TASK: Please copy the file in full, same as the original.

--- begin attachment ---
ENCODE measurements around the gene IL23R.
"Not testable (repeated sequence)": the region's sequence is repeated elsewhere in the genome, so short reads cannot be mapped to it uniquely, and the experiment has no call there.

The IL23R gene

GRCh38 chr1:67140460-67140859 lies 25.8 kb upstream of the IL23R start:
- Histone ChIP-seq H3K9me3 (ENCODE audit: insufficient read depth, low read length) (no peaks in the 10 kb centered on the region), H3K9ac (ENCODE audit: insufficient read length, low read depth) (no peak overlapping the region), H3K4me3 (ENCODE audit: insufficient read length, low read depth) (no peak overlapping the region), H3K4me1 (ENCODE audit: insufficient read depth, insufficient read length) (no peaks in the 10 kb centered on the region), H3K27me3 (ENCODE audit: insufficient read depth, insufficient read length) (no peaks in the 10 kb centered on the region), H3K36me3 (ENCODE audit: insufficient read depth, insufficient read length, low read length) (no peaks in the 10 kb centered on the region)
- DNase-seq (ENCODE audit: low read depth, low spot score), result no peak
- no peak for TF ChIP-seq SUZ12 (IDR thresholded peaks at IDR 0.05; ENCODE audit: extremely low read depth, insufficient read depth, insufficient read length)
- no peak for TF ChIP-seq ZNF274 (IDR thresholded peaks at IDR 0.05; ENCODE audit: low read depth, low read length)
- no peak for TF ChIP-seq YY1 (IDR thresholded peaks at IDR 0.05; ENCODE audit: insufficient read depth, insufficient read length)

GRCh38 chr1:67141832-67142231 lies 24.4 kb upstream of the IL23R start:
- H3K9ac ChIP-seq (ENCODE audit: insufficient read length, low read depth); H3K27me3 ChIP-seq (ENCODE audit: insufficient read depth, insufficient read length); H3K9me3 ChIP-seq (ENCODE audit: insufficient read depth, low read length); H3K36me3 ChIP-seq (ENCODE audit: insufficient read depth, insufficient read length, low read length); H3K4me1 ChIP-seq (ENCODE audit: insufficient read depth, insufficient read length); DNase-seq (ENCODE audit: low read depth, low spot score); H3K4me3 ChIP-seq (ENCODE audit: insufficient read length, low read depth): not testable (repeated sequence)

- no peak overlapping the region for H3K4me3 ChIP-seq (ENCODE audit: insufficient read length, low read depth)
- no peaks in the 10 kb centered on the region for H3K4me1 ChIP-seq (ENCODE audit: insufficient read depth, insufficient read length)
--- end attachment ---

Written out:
ENCODE measurements around the gene IL23R.
"Not testable (repeated sequence)": the region's sequence is repeated elsewhere in the genome, so short reads cannot be mapped to it uniquely, and the experiment has no call there.

The IL23R gene

GRCh38 chr1:67140460-67140859 lies 25.8 kb upstream of the IL23R start:
- Histone ChIP-seq H3K9me3 (ENCODE audit: insufficient read depth, low read length) (no peaks in the 10 kb centered on the region), H3K9ac (ENCODE audit: insufficient read length, low read depth) (no peak overlapping the region), H3K4me3 (ENCODE audit: insufficient read length, low read depth) (no peak overlapping the region), H3K4me1 (ENCODE audit: insufficient read depth, insufficient read length) (no peaks in the 10 kb centered on the region), H3K27me3 (ENCODE audit: insufficient read depth, insufficient read length) (no peaks in the 10 kb centered on the region), H3K36me3 (ENCODE audit: insufficient read depth, insufficient read length, low read length) (no peaks in the 10 kb centered on the region)
- DNase-seq (ENCODE audit: low read depth, low spot score), result no peak
- no peak for TF ChIP-seq SUZ12 (IDR thresholded peaks at IDR 0.05; ENCODE audit: extremely low read depth, insufficient read depth, insufficient read length)
- no peak for TF ChIP-seq ZNF274 (IDR thresholded peaks at IDR 0.05; ENCODE audit: low read depth, low read length)
- no peak for TF ChIP-seq YY1 (IDR thresholded peaks at IDR 0.05; ENCODE audit: insufficient read depth, insufficient read length)

GRCh38 chr1:67141832-67142231 lies 24.4 kb upstream of the IL23R start:
- H3K9ac ChIP-seq (ENCODE audit: insufficient read length, low read depth); H3K27me3 ChIP-seq (ENCODE audit: insufficient read depth, insufficient read length); H3K9me3 ChIP-seq (ENCODE audit: insufficient read depth, low read length); H3K36me3 ChIP-seq (ENCODE audit: insufficient read depth, insufficient read length, low read length); H3K4me1 ChIP-seq (ENCODE audit: insufficient read depth, insufficient read length); DNase-seq (ENCODE audit: low read depth, low spot score); H3K4me3 ChIP-seq (ENCODE audit: insufficient read length, low read depth): not testable (repeated sequence)

- no peak overlapping the region for H3K4me3 ChIP-seq (ENCODE audit: insufficient read length, low read depth)
- no peaks in the 10 kb centered on the region for H3K4me1 ChIP-seq (ENCODE audit: insufficient read depth, insufficient read length)